Angola plans to join the Extractive Industries Transparency Initiative (EITI), an international effort to fight corruption in revenues from oil, gas and mineral extraction.
Tete Antonio, Angola’s minister of foreign affairs, announced the move on Twitter and said Angola “has clearly demonstrated its commitment to promote the open and accountable management of its natural resources for the benefit of its people”.
Angola’s President João Lourenço has embarked on an anti-corruption drive since taking power from José Eduardo dos Santos, who stepped down in 2017 after a near four-decade rule.
Earlier this month, a court in Luanda sentenced dos Santos’s son to five years in prison in connection with a US$500 million corruption case.
Africa’s second-largest oil exporter is also working to stem a steady decline in oil output because of a lack of investment.
The Extractive Industries Transparency Initiative (EITI) was formed in 2003 and has more than 50 implementing countries. It is the global standard to promote the open and accountable management of oil, gas and mineral resources.
The EITI has established a global benchmark to promote the open and accountable management of oil, gas and mineral resources.
The EITI Standard requires the disclosure of information along the extractive industry value chain, from the point of extraction, to how revenues make their way through the government, and how they benefit the public.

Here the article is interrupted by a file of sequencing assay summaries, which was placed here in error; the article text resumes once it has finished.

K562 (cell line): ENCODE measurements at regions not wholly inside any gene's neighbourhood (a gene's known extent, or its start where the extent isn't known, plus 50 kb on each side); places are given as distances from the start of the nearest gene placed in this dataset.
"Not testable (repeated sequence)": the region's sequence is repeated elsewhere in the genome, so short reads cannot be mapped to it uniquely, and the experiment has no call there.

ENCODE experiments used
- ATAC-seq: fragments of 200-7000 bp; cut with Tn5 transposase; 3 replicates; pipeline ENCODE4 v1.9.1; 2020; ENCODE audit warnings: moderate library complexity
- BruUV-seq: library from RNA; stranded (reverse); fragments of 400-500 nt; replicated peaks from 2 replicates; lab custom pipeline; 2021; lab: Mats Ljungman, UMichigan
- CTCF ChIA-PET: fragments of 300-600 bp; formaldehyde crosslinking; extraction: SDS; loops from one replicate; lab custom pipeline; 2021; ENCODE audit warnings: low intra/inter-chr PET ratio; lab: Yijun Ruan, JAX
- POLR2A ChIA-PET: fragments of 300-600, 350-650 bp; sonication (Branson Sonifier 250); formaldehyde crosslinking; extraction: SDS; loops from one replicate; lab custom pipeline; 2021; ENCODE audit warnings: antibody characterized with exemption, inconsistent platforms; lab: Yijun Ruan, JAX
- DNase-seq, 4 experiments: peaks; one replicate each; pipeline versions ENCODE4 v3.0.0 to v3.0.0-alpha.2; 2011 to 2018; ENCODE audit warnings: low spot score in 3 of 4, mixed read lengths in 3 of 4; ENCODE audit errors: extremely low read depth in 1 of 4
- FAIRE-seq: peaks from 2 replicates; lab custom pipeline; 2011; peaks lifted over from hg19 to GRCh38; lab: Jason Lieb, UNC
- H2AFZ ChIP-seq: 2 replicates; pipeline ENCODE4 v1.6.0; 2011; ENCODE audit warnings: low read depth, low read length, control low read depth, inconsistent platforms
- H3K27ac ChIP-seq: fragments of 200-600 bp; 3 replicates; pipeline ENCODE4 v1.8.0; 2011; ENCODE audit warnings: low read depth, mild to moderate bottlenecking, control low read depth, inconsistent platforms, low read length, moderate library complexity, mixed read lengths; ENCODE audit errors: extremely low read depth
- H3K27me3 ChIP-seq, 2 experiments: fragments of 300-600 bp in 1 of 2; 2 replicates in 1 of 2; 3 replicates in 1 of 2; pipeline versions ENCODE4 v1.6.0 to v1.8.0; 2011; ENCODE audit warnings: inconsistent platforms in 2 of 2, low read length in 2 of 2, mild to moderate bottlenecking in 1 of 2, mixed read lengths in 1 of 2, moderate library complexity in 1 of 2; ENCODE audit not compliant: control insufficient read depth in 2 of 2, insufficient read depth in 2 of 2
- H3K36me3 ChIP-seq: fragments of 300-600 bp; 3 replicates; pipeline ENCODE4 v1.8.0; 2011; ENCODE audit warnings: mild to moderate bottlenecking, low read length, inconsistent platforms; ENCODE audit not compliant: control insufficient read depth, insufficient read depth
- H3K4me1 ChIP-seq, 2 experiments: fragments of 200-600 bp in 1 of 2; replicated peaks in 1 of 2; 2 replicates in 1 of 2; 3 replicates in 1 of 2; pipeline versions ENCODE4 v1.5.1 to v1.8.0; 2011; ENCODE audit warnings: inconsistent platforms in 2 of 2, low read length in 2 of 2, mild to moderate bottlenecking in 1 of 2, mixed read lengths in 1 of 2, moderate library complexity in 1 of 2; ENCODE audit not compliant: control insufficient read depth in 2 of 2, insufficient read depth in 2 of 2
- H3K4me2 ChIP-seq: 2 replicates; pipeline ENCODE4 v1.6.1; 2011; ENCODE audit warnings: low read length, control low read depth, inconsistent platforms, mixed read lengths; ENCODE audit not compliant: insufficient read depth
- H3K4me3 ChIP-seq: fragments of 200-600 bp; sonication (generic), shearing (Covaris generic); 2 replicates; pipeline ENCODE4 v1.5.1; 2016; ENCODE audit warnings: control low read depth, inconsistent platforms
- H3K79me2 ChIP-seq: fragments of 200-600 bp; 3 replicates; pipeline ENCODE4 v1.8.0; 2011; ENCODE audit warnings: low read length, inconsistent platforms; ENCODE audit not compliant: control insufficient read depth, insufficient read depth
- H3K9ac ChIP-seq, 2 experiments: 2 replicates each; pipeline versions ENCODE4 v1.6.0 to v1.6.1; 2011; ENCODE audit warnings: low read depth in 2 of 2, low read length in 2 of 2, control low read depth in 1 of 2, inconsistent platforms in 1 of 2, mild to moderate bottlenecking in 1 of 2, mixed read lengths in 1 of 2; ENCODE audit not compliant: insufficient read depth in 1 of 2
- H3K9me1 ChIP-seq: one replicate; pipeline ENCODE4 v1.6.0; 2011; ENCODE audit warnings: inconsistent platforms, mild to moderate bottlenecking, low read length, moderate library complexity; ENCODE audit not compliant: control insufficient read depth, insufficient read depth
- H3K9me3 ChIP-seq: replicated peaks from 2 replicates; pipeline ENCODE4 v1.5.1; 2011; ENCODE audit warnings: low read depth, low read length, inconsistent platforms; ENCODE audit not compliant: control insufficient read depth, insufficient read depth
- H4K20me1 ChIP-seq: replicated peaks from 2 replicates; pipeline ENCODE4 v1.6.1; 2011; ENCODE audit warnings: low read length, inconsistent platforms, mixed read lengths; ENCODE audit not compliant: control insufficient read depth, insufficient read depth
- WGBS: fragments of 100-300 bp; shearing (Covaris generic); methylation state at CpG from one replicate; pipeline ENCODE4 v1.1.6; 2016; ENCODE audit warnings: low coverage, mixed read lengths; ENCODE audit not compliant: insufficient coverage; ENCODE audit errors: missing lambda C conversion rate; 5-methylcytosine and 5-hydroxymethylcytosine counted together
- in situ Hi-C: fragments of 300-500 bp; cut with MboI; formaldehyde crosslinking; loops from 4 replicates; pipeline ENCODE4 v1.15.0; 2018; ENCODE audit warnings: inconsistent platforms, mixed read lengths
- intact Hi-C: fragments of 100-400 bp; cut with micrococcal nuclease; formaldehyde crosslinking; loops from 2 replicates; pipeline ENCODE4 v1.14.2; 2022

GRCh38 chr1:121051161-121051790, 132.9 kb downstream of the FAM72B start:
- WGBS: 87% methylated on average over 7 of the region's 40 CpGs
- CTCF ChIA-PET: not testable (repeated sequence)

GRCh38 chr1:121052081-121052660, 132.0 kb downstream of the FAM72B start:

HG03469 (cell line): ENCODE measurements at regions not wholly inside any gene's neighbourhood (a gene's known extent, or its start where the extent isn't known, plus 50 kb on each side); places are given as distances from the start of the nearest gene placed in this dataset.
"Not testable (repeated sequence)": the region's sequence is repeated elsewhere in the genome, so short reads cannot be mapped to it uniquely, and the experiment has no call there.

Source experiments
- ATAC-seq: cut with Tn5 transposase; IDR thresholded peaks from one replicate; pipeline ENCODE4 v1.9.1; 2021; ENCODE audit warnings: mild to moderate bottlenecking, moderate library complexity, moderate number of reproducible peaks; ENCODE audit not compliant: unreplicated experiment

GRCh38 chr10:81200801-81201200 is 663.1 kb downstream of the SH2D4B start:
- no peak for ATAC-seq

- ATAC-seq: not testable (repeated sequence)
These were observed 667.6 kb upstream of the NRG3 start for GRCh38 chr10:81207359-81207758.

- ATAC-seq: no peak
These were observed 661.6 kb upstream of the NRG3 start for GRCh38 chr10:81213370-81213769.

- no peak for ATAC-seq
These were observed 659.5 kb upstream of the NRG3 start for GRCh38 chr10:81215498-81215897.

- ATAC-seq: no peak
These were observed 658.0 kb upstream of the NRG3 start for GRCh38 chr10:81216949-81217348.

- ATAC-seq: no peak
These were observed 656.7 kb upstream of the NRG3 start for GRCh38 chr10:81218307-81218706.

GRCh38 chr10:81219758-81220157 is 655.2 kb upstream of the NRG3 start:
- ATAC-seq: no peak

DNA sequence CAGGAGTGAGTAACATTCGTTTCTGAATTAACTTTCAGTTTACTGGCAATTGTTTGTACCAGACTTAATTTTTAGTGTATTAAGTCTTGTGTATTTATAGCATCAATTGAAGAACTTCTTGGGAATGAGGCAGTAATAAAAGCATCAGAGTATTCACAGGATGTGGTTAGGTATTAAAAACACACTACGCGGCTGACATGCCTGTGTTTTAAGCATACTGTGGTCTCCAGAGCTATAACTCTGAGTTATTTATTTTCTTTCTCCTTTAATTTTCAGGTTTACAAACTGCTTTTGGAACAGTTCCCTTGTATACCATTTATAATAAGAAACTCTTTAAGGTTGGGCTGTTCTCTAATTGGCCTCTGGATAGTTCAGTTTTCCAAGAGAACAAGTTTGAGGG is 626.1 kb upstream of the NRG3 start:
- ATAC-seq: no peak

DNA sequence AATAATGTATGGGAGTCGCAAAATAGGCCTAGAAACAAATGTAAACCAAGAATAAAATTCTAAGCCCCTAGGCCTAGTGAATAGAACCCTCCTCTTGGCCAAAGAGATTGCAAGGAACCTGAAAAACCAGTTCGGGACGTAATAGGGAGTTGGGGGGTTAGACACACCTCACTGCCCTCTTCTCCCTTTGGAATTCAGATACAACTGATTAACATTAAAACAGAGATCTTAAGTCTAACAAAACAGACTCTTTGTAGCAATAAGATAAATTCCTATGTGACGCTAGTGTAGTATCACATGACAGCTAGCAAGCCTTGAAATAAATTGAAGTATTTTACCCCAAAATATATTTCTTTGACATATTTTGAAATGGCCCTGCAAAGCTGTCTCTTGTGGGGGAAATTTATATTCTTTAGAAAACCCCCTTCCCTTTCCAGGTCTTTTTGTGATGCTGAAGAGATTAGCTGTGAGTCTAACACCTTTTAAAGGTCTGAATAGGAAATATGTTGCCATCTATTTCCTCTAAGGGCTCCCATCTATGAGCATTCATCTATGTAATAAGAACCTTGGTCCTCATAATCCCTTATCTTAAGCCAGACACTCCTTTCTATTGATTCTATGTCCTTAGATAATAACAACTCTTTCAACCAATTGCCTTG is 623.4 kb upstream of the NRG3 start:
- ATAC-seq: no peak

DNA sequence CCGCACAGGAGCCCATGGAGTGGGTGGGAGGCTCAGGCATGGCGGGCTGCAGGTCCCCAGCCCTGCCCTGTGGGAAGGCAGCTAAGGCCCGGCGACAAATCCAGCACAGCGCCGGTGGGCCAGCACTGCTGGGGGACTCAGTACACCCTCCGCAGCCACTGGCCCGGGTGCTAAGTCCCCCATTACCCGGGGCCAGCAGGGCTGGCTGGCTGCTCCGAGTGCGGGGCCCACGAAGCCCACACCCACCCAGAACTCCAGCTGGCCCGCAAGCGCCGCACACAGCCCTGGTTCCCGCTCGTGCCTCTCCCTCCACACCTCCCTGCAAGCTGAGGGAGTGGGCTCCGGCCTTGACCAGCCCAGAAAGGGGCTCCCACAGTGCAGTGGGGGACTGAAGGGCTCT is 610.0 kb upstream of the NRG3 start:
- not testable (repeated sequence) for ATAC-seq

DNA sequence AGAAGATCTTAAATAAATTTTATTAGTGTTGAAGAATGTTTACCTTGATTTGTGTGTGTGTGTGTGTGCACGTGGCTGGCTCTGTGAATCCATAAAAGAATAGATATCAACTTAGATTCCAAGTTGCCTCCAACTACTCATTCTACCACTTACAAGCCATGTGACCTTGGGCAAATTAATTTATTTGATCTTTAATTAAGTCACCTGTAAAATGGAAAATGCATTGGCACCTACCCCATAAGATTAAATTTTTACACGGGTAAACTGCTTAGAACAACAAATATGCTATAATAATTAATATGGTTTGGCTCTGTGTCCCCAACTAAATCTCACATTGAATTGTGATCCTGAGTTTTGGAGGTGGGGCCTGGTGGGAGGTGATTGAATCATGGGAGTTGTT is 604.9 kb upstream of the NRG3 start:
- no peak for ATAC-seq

By doing so, the EITI seeks to strengthen public and corporate governance, promote understanding of natural resource management, and provide the data to inform reforms for greater transparency and accountability in the extractives sector.
In each of the 54 implementing countries, the EITI is supported by a coalition of government, companies and civil society.
The average score of EITI implementing countries has increased faster over the past 12 years than that of non-EITI countries on the key dimension of fiscal transparency.
In 2008, EITI countries lagged, scoring 36 on average out of 100 on the OBS indicator for transparency.
By 2019, their average score had increased to almost 46, surpassing the average score of 44 for non-EITI countries.